The Complainant states that they offered US$ 400 but was advised about the minimum bid by Great Domains. I was not aware of this offer. Since I did not know about the Complainant, I did not have any private contact with Complainant. Annexure 5, document 6 of the Complaint is not clear in this connection. It does not state when the offer was made or who was the offeror. The document needs verification.
Besides Great Domains may have a policy to consider that the offer is not serious enough even to meet minimum listing. Normally domain brokers do not inform registrants if the offer is not serious in their estimation. I do not have any information from Great Domains about this offer, either.
The Complainant referred about out of pocket expenses somewhere in their Complaint.
That is to cover the initial registration expenses. My out of pocket
expenses are as under:
|(i) Registration with Signature Domains for two years (approx)||65|
|(ii) Listing in Great Domains (approx)||40|
|(iii) My travel at least on four occasions to India since Oct’99-till date, travel in Thailand, for information, refreshment provided to groups, informal discussion with site programmers the expense of which equals|
|US$ 7005 to date (approx)||7005|
My time on this project about 600 hours ( invaluable)
If I consider time as money , we can fix a value
|Pocket expenses up to 30/04/2001||7110 + ?|
As to Mr. Daniel Diu of Images et Technologie, my contact with him happened like this. I registered my domain name <pharmafarm.com> on 2000-04-05 with Signature Domains.
It is a normally good practice to check a registered name in the who’s who database (any domain services) on a regular basis. This serves two purposes.
(i) There are grounds for security break in computer for passwords or codes. As a result, a registrant may loose his dot com name, if his security codes are broken. For example, theft of credit card numbers, hacker strikes are very common.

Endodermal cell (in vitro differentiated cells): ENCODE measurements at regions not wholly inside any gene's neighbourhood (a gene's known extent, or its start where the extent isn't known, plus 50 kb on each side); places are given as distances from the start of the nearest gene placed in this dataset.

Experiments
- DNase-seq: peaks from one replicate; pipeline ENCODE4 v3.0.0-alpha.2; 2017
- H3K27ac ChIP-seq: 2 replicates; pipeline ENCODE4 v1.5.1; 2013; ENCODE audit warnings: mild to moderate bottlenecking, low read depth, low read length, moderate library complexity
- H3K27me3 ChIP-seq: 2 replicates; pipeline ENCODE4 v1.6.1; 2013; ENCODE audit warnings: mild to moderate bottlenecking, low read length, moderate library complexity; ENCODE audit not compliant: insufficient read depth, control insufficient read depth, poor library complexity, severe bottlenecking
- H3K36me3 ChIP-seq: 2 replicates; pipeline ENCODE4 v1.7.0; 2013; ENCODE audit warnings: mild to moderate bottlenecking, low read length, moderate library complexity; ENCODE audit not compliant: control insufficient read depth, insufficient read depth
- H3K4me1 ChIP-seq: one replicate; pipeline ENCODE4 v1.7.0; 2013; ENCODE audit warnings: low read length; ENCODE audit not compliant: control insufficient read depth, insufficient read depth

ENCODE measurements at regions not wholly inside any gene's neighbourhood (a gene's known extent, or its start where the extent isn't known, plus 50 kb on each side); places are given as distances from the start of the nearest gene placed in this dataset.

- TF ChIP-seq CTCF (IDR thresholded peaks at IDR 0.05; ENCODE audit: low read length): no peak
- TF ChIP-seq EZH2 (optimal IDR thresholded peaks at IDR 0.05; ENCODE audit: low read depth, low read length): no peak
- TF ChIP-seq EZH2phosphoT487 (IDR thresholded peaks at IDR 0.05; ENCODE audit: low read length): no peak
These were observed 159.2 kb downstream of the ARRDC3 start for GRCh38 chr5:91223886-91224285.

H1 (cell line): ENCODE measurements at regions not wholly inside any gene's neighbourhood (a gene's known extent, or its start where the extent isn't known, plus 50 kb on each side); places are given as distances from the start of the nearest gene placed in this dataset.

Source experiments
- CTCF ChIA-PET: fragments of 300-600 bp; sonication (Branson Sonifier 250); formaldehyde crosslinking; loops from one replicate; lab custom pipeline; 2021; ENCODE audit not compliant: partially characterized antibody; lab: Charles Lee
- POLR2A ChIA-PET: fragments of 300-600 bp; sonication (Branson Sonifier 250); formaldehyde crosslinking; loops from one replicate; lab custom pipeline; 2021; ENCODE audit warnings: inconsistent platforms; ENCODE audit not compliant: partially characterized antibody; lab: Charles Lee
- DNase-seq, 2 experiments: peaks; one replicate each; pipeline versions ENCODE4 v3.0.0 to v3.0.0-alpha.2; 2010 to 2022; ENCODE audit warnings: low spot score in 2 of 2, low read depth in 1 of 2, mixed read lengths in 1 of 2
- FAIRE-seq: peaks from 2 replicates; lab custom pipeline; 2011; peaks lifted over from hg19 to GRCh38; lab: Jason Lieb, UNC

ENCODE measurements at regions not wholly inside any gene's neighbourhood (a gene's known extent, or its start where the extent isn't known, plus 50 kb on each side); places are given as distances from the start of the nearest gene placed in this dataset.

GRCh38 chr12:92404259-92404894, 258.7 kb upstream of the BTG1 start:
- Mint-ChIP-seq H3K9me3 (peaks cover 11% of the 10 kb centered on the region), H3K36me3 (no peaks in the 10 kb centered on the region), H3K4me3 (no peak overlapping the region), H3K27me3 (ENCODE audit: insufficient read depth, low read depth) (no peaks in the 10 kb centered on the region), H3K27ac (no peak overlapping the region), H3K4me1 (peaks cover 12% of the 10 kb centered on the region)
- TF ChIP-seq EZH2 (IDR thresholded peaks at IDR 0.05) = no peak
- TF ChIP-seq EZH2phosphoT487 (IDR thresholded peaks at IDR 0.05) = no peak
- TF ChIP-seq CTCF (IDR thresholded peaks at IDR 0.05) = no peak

These are real problems, which cannot be overlooked. The threat is there and so the need for checks.
(ii) As domain registries allow similar names on other top level domains (tld) and/or secondary level domains ( sld ) a top level tld may lose its value.
For e.g. : <pharmafarm.com> vs. <pharmafarm.net>, <pharmafarm.org>
This presents competition among web names.
At a particular point of time, around Sep-2000/Oct-2000 I just checked for <pharmafarm.com> in the who’s who database, which showed interestingly the existence of <pharmafarm.net> and <pharmafarm.org> and the site indicated that one Mr. Daniel Diu of Images et Technologie as registrant. For information,
<pharmafarm.com> was registered on April 04, 2000
<pharmafarm.org> was registered on June 06, 2000
<pharmafarm.net> was registered on August 08, 2000
Since I felt that there are two more names to compete with my web name, the chance of developing and marketing a web site would get diluted in value and strength and hence made a business enquiry about his interest. My interest was genuine then and still remains genuine, till today.